Twenty-First Century Distribution
Council of Literary Magazines & Presses / Small Press Distribution
Friday, 4 January 3:30 PM-4:45 PM, New Orleans (Hyatt Regency Chicago)
Posting Poetry, Publishing Protest: Social Media Publications and Poetic Activism in Zimbabwe
Susanna Sacks (Northwestern University)
This paper considers how Zimbabwean poets use Facebook to engage a diasporic audience, building an international base for political activism. I ask, first, how Facebook's algorithmic and aesthetic norms shape the poetry itself, and second, how poets work within those norms to address a new and growing audience. Over the past 15 years, social media publication has opened new routes of conversation and direct interactions with local and regional audiences. The rise of social media as a platform for poetry publication, reception, and distribution exhorts us to consider the audience as itself an intrinsic part of literary production, creating collective speech through hashtags, comments, and shares. For Zimbabweans - nearly a quarter of whom currently live abroad - social media publication has also become an important means of reaching an increasingly transnational nation. Moreover, the relative anonymity of Facebook publication has made it an especially appealing outlet for dissident writers and activists, whose work engages a dispersed audience linked by a shared political investment in the nation. By publishing on Facebook, dissident Zimbabwean poets provide activists with a language of protest and affiliation while themselves skirting retribution. Facebooks norms require that, for a post to appear in users' newsfeeds, readers must interact with the primary text, commenting on it directly or recontextualizing it through shares. These digital poems thus become interactive projects, staging grounds for the performance of communities as well as artistic artifacts, exemplifying the sort of collaborative speech currently driving literary production and social action globally.
Analog Internet: Pseudo-autobiography and the Poetics of Print Digitality in 21st C. Multiethnic Writing
Redistribution, Repetition, Re-traumatization: The Mongrel Coalition and the Copy Logic of Twenty-First-Century Culture
Jacob Edmond (University of Otago)
This paper examines the intimate relationship between the poetry and paratextual practice of the Mongrel Coalition against Gringpo and the online media through their work was distributed during their 2015 campaign against, in their words, "WHITE CONCEPTUALISM" and, in particular, the conceptual writers Kenneth Goldsmith and Vanessa Place. Like Goldsmith and Place, the Mongrel Coalition deployed the device of repetition to negotiate the copy logic of digital media. The oeuvre of the Mongrel Coalition exists entirely online: much of it comprises posts to the coalition's accounts on Twitter and Tumblr and to its webpage gringpo.com, from which all content has now been deleted. Their work involved the cut-and-paste or mashup of existing texts, images, and audio files and depended for its effect on social media distribution through further acts of copying: of retweeting, reposting, sharing, and so on. In calling out Goldsmith and Place, the Mongrel Coalition therefore inevitably encountered the same problem that bedeviled the work of these conceptual writers: the problem of repeating re-traumatizing racist texts and images. The paper examines how the Mongrel Coalition attempted to address and respond to this problem, especially in their now deleted work "The Best Conceptual Poem of the Year." Through a reading of this work as a commentary on the copy logic of digital distribution networks, I show what the Mongrel Coalition can teach us about the role of the copy in twenty-first century culture and the different possible ethical, political, and poetic trajectories of the device of repetition.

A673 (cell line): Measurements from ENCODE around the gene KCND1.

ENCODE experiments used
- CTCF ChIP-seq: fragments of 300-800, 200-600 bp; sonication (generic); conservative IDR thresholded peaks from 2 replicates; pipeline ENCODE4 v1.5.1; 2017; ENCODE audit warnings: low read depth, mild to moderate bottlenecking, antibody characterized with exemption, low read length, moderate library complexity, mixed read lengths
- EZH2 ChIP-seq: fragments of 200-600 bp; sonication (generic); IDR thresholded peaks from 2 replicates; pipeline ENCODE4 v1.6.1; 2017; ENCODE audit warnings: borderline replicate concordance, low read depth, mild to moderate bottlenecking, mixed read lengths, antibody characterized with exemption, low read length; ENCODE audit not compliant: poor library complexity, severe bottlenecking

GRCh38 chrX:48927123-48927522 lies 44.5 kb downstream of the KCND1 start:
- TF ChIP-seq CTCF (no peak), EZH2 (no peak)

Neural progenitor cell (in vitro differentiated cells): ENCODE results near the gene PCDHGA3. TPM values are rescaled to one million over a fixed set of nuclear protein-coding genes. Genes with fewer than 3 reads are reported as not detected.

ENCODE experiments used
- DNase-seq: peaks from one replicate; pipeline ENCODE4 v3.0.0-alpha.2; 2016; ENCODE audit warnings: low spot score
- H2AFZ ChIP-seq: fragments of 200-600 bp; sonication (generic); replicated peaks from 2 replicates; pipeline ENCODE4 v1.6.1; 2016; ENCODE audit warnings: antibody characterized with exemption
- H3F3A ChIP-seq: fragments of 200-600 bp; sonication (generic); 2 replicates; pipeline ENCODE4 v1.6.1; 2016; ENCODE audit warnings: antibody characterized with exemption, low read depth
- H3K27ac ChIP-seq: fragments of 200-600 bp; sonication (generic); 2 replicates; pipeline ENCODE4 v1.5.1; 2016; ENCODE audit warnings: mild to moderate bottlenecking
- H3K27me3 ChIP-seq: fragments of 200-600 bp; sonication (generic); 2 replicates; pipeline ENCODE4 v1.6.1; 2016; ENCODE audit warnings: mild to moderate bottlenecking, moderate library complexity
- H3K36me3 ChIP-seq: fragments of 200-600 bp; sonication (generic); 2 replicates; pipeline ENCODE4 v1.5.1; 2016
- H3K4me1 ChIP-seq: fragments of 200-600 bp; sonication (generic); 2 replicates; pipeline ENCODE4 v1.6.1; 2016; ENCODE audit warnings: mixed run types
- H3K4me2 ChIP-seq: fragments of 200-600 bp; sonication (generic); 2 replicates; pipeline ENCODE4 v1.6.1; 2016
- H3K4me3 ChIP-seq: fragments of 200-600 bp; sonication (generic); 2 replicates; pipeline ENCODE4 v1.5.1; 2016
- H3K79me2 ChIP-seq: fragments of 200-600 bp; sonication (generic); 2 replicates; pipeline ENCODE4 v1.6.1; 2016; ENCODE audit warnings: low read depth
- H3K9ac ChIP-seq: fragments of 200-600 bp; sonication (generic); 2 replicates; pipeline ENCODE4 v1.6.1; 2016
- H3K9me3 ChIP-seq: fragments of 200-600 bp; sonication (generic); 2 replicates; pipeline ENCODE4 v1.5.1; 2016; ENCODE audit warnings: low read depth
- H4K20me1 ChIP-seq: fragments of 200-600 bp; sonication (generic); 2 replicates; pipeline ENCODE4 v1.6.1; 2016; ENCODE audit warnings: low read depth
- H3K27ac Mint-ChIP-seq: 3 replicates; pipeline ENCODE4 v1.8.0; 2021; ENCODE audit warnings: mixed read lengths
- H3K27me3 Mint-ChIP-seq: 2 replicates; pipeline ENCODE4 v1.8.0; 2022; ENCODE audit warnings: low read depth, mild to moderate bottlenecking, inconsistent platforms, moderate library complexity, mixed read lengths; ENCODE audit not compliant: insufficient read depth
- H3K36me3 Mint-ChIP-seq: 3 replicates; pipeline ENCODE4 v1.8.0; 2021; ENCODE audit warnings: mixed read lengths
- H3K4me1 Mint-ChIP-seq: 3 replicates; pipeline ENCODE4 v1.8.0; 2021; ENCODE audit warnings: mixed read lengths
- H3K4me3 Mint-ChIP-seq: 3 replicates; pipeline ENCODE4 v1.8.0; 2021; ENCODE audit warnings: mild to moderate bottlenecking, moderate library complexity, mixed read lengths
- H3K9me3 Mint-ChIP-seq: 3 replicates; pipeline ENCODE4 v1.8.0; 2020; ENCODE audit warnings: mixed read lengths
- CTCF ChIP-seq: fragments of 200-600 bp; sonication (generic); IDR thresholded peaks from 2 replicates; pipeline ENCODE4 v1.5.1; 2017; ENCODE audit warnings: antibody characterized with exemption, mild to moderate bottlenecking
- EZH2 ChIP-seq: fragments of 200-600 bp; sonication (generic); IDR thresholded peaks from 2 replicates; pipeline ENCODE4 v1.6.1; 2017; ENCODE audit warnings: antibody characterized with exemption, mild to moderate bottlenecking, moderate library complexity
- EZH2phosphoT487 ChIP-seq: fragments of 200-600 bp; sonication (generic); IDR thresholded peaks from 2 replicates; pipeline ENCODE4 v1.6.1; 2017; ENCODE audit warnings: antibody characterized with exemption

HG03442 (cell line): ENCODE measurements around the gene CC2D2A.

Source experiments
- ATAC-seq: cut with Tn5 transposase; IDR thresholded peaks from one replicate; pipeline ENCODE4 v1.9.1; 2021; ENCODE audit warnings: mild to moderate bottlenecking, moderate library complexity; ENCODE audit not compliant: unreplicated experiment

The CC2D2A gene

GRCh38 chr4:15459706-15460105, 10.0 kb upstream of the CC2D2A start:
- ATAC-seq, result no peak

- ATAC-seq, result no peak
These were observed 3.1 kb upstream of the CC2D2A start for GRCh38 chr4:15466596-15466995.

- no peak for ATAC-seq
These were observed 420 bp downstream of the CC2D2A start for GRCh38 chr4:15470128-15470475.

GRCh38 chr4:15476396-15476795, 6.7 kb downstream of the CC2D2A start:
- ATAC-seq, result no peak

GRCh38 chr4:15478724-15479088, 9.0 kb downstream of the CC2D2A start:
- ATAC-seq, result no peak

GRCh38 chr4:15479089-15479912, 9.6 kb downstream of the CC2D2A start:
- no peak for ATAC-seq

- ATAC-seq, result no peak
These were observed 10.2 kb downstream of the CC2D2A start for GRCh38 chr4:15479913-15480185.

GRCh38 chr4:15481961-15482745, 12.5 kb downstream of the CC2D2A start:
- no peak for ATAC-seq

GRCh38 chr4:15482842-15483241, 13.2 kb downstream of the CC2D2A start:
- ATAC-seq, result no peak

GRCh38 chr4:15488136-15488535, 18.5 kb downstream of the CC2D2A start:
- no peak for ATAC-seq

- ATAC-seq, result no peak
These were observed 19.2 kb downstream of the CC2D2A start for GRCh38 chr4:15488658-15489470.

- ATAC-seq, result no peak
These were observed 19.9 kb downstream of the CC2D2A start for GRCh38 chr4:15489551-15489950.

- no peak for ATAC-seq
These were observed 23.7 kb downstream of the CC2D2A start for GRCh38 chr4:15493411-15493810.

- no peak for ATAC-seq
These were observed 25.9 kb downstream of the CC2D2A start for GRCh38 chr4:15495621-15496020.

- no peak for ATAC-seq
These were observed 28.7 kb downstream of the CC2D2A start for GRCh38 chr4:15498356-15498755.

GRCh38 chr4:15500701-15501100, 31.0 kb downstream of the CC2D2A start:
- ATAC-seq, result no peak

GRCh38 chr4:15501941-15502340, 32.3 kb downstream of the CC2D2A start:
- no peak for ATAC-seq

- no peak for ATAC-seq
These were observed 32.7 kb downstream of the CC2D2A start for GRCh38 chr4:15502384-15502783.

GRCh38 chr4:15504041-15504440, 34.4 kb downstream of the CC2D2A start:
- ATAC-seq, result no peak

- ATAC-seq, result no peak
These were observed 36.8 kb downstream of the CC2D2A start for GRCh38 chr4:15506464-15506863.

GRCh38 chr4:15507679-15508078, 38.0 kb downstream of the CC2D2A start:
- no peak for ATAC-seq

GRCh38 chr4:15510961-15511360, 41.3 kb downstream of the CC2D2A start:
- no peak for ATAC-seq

Maria Dikcis (Northwestern University)
Since the early 2000s, a variety of multiethnic poets engaging with digital landscapes have investigated linguistic, social, and cultural identity through print works attuned to the aesthetics of "online" representation. Three recent texts by poets of color - Mónica de la Torre's Public Domain (Roof Books, 2008), Tan Lin's Insomnia and the Aunt (Kenning Editions, 2011), and Claudia Rankine's Citizen: An American Lyric (Graywolf Press, 2014) - aspire to reconstruct, appropriate, and bootleg the conditions of what can constitute "digitality." Underlying the formal and narrative structure of each work is a mechanism of broadcasting, exchange, or citation found commonly on the Internet: respectively, the video clip, email, and Google search entry. Via these platforms, de la Torre, Lin, and Rankine all reimagine the "virtual" lives of their partially autobiographical selves entangled in scenes of digital interaction, treating the behaviors, forms, and interfaces of these identities as variously both object and agent of media ideology. I argue that the self-representative ethos characteristic of Internet spaces takes on a new potential of technological distribution within the context of minority poets materially and symbolically seizing control of the means of media reproducibility. I am thus broadly concerned with addressing how and why we should reconsider the status of the book as "digital" technology. Contemporary poets and the independent presses publishing them are increasingly putting digitally surrogate production and consumption practices into the service of altering norms of what constitutes "ethnic" literature, intensifying the political stakes of representation for poets of color who are defining new practices of media making through formal innovation.
Poetics of Ubiquitization: Peripheral Thresholds in Tan Lin's Ambient Heath
Holly Melgard (University of Buffalo)